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Athabasca University

Transitional Devices

There are two basic types of transitions, conjunctive adverbs and conjunctions. Another type of transition is called a referent. Transition words and phrases are used to clarify the relationships between sentences. Transitions can be divided into groups according to their functions.

Types of Conjunctive Adverbs

A conjunctive adverb modifies the action by creating logical connections in meaning between independent clauses. Unlike conjunctions, conjunctive adverbs are not always at the beginning of the clause.

  1. Of addition
    Examples:
    • also, besides, furthermore, moreover, etc.
    • The condo complex has tennis courts; besides this, it has an indoor pool.
    • He must have got stopped at the border crossing; otherwise, he would have arrived by now.
    • The lecturer had a monotonous voice; furthermore, he jumped from one idea to another so that the lecture was very difficult to follow.
  2. Of contrast
    Examples:
    • however, still, nevertheless, conversely, nonetheless, instead, etc.
    • The printers are on strike; registered students will, nevertheless, receive course packages on time.
    • We were able to run only four courses; still, this compares favourably with other summer programmes.
    • It's really cold today; we can't complain, however, as it's been mild overall.
  3. Of comparison
    Examples:
    • similarly, likewise
    • Paul went to Lakeland college; his daughter, likewise, did her studies there.
    • Kate is engrossed in her dogs; Martha is similarly obsessed with her horses.
  4. Of result
    Examples:
    • therefore, hence, thus, consequently, etc.
    • He rarely produced a day's work; he consequently lost his job.
    • Caffeine is a stimulant; thus, it can keep a person awake at night.
    • We discovered Ida's activities were duplicating those of Marla; we, therefore, assigned Ida other tasks.
  5. Of time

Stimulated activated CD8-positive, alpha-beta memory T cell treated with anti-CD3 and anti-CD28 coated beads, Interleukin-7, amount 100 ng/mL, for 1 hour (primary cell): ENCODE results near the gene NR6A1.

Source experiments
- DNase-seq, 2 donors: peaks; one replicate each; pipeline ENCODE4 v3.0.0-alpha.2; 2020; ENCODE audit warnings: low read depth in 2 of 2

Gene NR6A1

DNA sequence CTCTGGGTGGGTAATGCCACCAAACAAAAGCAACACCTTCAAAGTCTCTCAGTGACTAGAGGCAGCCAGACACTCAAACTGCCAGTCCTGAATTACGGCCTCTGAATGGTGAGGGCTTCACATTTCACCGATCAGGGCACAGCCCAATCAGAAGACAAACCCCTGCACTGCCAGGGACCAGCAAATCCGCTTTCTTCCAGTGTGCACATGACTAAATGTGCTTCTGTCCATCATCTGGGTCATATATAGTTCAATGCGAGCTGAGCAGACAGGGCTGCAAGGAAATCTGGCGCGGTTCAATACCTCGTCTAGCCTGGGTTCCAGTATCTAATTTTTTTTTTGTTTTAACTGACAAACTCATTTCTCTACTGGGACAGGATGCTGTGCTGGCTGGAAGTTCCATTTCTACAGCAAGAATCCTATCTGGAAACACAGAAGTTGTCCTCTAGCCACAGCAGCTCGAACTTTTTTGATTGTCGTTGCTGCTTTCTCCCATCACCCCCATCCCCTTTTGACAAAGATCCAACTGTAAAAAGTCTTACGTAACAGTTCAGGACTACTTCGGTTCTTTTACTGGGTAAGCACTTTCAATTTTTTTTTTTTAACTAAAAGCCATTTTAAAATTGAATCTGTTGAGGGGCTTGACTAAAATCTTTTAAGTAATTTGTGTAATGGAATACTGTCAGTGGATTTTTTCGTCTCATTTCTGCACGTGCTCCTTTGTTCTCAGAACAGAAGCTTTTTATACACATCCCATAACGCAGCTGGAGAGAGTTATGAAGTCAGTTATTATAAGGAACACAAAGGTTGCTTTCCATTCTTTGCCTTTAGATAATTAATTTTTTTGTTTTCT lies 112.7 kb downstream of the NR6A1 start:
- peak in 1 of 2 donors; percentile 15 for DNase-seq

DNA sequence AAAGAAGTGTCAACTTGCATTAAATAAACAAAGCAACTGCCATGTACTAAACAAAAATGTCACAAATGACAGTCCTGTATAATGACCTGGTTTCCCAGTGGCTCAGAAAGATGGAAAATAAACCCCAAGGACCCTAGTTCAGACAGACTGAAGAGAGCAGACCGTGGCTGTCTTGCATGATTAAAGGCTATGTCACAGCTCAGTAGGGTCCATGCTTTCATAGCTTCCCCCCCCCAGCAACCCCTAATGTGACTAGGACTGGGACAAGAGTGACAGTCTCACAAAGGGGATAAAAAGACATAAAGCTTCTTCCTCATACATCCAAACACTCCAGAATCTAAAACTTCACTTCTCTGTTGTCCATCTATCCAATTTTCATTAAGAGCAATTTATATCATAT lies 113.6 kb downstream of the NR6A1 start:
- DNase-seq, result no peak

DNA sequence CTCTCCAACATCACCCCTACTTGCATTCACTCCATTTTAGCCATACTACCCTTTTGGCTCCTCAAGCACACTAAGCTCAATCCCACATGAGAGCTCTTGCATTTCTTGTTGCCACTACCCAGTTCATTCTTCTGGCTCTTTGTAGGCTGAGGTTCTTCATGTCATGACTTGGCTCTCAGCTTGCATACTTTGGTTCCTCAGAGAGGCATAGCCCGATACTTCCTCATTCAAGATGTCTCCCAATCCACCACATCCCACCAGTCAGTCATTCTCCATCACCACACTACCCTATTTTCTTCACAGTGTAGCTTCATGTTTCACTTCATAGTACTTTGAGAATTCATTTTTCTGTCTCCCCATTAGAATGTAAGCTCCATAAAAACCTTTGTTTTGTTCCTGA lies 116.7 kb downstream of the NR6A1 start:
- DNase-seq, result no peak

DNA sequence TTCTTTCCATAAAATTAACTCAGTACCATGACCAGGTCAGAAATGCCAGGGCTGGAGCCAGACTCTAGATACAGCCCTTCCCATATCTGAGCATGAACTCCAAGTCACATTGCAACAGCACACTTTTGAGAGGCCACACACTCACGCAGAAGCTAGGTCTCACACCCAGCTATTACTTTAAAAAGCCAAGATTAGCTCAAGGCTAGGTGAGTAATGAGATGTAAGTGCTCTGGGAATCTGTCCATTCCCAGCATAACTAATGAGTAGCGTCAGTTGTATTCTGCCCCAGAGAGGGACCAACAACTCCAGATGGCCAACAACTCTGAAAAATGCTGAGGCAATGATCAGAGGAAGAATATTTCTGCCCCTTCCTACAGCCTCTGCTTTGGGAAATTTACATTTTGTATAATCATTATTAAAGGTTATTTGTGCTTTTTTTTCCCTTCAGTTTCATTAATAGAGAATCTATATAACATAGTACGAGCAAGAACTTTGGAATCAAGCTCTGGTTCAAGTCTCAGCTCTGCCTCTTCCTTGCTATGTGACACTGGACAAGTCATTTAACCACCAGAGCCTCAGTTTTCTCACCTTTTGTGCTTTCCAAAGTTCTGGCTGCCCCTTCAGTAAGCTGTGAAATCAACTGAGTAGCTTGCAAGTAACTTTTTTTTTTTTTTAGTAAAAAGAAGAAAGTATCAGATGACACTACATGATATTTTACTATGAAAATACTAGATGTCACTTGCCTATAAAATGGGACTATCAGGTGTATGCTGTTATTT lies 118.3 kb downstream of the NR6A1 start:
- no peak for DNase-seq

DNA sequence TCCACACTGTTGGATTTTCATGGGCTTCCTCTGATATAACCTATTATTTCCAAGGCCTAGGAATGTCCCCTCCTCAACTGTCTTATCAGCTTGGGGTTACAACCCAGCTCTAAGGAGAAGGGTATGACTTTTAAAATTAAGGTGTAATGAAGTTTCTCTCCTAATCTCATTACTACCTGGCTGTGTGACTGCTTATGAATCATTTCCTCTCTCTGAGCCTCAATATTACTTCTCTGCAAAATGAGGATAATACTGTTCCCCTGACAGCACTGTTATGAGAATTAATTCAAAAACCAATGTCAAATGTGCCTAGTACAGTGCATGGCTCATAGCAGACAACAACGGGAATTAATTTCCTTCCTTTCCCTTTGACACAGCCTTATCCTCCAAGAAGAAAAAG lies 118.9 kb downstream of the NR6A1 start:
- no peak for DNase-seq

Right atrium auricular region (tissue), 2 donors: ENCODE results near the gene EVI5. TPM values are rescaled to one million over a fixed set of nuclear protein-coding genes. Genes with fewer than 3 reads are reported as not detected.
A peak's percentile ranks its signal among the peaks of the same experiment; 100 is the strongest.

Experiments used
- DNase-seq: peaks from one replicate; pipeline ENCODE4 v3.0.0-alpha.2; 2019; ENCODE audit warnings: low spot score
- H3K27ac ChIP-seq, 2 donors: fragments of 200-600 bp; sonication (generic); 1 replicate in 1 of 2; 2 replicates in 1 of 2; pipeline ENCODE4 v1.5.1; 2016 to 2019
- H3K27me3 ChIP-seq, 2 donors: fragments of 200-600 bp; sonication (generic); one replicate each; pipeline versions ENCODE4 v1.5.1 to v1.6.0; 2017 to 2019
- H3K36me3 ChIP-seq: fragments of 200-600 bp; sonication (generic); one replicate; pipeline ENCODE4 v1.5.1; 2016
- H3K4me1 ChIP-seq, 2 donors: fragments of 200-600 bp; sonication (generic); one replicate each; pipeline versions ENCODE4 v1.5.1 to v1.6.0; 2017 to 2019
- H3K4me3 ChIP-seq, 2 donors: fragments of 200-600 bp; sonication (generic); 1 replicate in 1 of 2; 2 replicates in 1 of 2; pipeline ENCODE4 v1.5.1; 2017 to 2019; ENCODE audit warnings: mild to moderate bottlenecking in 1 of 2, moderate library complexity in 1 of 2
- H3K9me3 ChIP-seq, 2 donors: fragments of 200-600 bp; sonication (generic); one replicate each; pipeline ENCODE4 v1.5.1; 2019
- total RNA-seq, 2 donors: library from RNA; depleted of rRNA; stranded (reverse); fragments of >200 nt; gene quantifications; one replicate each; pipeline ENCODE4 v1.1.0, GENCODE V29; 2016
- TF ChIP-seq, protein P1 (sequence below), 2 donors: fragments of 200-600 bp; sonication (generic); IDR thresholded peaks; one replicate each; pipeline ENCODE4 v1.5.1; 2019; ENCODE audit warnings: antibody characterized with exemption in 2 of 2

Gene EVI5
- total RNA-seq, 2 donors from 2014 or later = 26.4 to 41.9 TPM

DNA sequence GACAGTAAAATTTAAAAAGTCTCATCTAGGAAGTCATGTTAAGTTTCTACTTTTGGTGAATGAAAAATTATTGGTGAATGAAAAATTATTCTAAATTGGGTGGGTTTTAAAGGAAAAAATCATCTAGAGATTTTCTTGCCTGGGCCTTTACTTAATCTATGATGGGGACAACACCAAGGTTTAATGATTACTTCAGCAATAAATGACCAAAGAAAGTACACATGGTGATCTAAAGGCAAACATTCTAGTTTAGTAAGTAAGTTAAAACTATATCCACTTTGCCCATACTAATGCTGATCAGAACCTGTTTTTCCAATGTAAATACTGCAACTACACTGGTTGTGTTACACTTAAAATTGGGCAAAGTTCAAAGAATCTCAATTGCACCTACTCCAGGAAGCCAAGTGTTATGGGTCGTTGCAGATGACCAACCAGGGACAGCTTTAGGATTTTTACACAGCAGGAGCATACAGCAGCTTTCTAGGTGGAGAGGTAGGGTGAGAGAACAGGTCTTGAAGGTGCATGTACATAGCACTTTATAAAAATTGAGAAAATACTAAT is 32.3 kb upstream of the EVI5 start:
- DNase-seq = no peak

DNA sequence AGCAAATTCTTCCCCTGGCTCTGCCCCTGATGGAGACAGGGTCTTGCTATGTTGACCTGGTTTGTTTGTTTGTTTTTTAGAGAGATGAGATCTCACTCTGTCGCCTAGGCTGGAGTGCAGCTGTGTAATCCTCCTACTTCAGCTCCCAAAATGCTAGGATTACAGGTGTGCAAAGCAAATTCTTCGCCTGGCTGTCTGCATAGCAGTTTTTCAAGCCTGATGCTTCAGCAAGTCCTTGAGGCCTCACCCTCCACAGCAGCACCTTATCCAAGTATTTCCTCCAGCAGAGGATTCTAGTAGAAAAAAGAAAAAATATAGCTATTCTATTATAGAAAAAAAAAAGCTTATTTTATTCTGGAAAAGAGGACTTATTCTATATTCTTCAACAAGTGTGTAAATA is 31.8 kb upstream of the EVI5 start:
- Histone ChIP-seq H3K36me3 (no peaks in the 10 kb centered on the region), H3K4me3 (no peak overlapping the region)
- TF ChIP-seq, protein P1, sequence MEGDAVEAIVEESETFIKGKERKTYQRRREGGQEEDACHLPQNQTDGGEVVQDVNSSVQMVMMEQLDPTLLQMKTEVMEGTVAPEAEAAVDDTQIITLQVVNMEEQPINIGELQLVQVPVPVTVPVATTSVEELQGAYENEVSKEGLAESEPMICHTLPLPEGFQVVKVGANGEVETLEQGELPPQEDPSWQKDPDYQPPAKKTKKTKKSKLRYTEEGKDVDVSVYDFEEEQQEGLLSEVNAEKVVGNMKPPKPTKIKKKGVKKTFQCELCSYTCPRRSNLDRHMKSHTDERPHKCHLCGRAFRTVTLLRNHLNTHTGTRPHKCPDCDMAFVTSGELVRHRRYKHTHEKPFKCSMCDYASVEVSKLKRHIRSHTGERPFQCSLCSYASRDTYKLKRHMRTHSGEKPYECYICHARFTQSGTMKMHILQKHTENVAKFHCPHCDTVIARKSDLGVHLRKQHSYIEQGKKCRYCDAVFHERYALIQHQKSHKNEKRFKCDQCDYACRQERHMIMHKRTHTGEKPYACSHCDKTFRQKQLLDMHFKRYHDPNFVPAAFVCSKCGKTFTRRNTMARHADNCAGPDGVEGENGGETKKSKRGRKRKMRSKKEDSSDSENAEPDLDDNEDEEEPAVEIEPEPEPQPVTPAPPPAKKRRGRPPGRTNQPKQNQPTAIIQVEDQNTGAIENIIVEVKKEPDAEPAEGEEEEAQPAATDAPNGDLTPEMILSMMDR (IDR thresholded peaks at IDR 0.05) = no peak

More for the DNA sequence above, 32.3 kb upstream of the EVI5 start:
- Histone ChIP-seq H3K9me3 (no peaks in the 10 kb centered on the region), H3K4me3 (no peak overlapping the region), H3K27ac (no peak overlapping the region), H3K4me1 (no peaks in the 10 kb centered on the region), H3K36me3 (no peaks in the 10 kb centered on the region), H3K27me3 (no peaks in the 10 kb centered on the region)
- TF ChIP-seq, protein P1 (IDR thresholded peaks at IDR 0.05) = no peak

Examples:
    • next, then, meanwhile, finally, subsequently, etc.
    • The chairman will be late for the meeting; meanwhile, we're to hand out minutes of the last meeting to the board members.
    • The network has crashed; next, the power will go off.
    • First boil the water; then, pour it over the tea bag.

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Types of Conjunctions

A conjunction is used to join words or groups of words.

  1. Coordinating conjunctions
    • join grammatically equivalent sentence elements
    Examples:
    • and, for, or, yet, but, nor, so
    • Edmonton and Calgary are the two largest cities in Alberta. (And joins two nouns.)
    • Look in the cupboard or in the drawer. (Or joins two phrases.)
    • You can't do that kind of heavy work, nor should you be expected to. (Nor joins two clauses.)
  2. Correlative conjunctions
    • pairs of words that join words, phrases, and clauses of equivalent grammatical structure
    Examples:
    • both . . . and
      either . . . or
      neither . . . nor
      not . . . but
      not only . . . but (also)
      whether . . . or
    • Both Susan and Bill received their ten-year pin this year.
    • Either you get a job or you go back to school.
    • Whether you stay or leave is entirely your decision.
  3. Subordinating conjunctions
    These join clauses that are not equivalent grammatical structures. Subordinating conjunctions introduce dependent clauses. These clauses cannot stand by themselves but must be joined to a main or independent clause.
    The following is a list of words most often used as subordinating conjunctions:
    after even though than wherever
    although if that whether
    as in order that though which
    as if in order to unless while
    as though rather than until who
    because since when  
    before so as to whenever  
    even if so that where  
    Examples:
    • In order to make feasible projections, we need to have reliable data.
    • He's taller than you are.
    • He looks as if he were about to cry.

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Referents*

A referent is a noun or noun phrase that occurred earlier in the text and is subsequently referred to using words such as it or this.

Example: Traditionally, business simply meant exchange or trade for things people wanted or needed. Today, it has a more technical definition. (it refers to business.)

Example: However, there is one other important factor. This factor is the creation of profit or economic surplus. (this factor refers to the same concept — one other important concept — in the previous sentence.)

* This information on referents is adapted from Business Concepts for English Practice by Marianne McDougal Arden and Barbara Tolley Dowling.

Note: there are other words and phrases that can also be used as referents.

Updated September 10 2014 by Student & Academic Services

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